on budget cuts, a forced move that was called “painful” by the Speaker of the Assembly and “devastating” by the executive director of the California State Association of Counties. The cuts involve more job losses, more bleeding of school funds, more closing of facilities. Worse, they will not solve the budget crisis long-term. The state’s economy is expected to continue to deteriorate along with its revenues. But without banks to honor the state’s IOUs, California has no time to negotiate or explore alternatives. There is no “quick fix
,” says UCLA Professor Daniel Mitchell.
Or is there?More Than One Way to Solve a Budget Crisis
Among the banks rejecting California’s IOUs are six of particular interest: Citibank, Union Bank, Bank of America, Wells Fargo, U.S. Bank, and Westamerica Bank. These banks are interesting because they are six of the seven depository banks in which the state of California currently deposits its money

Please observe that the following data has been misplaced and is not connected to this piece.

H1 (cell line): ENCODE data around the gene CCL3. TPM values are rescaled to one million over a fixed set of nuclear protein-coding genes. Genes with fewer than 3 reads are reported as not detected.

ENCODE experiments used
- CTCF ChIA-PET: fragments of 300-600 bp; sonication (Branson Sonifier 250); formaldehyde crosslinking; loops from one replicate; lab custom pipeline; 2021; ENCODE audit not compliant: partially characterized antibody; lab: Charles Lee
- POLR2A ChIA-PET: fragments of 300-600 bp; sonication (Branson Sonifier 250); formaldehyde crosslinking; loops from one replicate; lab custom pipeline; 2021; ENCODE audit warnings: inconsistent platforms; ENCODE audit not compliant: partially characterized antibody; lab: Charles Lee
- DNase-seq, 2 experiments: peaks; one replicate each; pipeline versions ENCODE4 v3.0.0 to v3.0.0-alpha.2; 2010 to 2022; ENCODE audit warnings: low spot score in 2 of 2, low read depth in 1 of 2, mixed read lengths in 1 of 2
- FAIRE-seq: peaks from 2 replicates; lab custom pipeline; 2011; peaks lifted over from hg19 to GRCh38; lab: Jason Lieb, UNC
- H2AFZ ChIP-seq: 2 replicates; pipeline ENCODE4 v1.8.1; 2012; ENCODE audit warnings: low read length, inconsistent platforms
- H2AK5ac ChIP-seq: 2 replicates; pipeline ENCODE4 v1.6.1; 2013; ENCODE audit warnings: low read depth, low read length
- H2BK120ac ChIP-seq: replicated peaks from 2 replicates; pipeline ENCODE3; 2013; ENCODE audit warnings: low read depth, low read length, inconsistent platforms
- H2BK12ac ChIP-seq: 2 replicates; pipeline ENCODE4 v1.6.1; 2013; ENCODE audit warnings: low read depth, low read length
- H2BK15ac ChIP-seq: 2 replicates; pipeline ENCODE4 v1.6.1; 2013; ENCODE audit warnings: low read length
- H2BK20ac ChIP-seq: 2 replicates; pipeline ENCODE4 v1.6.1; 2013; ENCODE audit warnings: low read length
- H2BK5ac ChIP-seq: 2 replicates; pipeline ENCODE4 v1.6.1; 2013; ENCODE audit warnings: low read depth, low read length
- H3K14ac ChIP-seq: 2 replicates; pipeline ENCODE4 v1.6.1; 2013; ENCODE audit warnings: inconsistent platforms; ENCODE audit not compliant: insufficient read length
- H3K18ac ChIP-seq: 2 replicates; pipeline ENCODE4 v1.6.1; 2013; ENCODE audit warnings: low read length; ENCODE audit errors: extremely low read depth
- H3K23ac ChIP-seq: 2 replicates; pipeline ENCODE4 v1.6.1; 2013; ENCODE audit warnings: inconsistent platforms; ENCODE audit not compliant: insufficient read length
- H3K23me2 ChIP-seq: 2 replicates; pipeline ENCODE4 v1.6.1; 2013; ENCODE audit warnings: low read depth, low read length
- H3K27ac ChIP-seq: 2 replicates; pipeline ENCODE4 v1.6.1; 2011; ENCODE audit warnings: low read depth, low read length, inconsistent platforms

. (The seventh is Bank of the West, which loyally said it would accept the IOUs indefinitely.)
Banks operate under federal or state charters that grant them special rights and privileges. Chartered banks are endowed with a gift that keeps on giving: they can “leverage” the value of their deposits into anywhere from ten to thirty times that sum in interest-bearing loans. This “multiplier effect” is attested to by many authorities
, including President Obama himself. He said in a speech at Georgetown University on April 14: